Presidents of the United States have awesome powers. They can move armies across continents, direct the vast domestic machinery of government, command the attention of millions of citizens with almost every utterance.
Misuse of that unique executive authority would be a grave offense against the nation. And that is exactly what President Clinton has done, according to independent counsel Kenneth Starr.
The last charge Mr. Starr makes in his report to Congress is that the president has repeatedly abused his constitutional authority since allegations about his relationship with Monica Lewinsky became public knowledge in January.
In some ways, it is the most fateful of the charges the Starr report makes. That's because abuse of power is an impeachable act by almost anyone's standard.
But it may also be the weakest of Starr's grounds for possible removal of the president from office. The abuses alleged - lying and misuse of executive legal privilege - are much different in scope from the conspiracy of officials directed by Richard Nixon during Watergate.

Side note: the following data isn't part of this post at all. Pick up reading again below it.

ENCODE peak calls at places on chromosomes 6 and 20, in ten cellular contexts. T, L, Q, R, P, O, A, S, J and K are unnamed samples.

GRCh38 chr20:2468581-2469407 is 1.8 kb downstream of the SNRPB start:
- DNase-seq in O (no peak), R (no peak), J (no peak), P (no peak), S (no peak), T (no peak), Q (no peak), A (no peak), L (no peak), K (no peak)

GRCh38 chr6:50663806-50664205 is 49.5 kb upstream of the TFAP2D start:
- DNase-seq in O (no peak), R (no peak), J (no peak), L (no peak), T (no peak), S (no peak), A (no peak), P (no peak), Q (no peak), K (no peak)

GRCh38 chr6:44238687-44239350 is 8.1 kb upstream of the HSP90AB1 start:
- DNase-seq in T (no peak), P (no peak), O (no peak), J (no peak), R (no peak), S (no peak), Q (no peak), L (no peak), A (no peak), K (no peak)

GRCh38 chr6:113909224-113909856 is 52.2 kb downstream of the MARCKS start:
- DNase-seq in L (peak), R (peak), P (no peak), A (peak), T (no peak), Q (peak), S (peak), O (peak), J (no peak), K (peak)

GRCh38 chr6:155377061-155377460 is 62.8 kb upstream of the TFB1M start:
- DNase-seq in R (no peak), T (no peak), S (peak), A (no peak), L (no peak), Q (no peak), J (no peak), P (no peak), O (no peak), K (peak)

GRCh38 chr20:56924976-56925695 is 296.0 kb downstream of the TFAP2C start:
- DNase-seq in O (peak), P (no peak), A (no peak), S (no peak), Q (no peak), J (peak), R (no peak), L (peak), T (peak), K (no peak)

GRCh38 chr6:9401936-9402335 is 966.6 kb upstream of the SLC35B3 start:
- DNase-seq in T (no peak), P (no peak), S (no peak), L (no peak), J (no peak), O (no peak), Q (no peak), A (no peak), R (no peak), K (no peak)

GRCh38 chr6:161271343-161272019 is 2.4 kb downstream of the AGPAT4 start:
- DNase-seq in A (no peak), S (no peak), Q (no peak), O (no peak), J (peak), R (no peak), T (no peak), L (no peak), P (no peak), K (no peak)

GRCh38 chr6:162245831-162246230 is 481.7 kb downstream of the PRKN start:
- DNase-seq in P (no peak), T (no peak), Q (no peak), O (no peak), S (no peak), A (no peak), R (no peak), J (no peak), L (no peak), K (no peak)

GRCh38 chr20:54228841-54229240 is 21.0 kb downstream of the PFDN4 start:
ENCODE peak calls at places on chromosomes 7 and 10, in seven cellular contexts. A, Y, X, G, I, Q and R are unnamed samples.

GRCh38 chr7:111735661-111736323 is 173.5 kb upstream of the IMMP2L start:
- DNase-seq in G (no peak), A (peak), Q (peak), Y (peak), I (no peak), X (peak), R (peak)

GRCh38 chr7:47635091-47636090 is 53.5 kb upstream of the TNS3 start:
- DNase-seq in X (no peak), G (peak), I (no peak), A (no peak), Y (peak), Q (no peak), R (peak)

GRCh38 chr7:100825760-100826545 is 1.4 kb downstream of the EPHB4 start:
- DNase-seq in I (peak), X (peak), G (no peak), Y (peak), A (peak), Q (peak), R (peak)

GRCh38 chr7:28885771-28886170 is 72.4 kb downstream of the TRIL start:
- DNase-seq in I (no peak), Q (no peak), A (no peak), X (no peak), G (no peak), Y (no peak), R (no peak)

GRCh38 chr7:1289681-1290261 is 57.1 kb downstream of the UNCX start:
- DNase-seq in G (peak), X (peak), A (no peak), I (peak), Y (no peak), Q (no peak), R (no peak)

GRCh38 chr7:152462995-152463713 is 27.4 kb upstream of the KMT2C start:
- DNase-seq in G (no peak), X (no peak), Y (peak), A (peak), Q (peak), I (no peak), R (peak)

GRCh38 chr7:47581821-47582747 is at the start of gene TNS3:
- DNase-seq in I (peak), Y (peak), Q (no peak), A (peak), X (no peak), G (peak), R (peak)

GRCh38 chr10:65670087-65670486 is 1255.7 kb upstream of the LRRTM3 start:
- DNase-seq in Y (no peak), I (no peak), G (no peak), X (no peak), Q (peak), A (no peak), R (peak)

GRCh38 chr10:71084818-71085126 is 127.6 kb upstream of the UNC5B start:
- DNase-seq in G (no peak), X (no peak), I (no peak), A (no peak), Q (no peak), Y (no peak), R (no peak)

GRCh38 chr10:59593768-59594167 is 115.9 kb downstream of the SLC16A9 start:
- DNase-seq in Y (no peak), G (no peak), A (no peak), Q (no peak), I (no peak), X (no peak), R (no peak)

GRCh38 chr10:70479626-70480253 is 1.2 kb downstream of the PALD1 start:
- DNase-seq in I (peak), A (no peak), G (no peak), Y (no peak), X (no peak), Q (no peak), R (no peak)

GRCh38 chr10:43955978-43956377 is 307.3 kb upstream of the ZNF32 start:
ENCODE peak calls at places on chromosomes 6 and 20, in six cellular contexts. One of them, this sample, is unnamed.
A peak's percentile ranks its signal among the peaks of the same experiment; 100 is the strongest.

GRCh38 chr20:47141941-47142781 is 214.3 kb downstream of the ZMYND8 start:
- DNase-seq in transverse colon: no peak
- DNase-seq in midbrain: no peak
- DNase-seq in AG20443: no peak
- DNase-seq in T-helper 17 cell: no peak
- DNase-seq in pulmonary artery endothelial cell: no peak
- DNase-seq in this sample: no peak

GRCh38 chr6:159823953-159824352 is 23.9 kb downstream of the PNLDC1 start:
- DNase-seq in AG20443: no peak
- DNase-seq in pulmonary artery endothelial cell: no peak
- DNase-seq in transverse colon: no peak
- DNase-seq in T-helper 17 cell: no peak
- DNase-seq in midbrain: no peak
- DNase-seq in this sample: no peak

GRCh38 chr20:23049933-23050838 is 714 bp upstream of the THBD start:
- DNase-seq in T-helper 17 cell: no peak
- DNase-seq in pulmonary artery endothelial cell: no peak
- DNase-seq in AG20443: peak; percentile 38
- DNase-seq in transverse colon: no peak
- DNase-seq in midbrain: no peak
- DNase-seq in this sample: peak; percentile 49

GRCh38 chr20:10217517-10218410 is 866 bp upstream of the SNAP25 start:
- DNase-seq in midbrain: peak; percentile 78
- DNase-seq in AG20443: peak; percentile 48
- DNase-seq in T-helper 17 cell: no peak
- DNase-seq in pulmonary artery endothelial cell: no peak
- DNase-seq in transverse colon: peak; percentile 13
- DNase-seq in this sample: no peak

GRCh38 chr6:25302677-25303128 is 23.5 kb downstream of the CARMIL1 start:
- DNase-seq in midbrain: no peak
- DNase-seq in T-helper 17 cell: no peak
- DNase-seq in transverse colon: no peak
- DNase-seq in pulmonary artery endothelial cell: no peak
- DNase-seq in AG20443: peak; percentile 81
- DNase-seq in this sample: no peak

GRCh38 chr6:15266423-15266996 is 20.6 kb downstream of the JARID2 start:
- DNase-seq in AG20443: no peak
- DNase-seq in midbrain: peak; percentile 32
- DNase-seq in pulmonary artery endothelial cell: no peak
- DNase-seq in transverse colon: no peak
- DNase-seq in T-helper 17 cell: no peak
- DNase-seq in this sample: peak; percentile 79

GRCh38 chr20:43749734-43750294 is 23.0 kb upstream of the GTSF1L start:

"It is a novel allegation," says Michael Gerhardt, a specialist in the impeachment process at the College of William and Mary in Williamsburg, Va. "It doesn't really fit within the kinds of abuses of powers that we have recognized in the past."
This does not mean that abuse of constitutional authority is a well-plowed area of the law. No precise definition of such an act exists. Instead, say constitutional scholars, abuse of power is something akin to pornography - you can't define it, but you know it when you see it. It would have to be an act that damages the effectiveness of the office itself, something that would make it virtually impossible for the president in question to function in the job.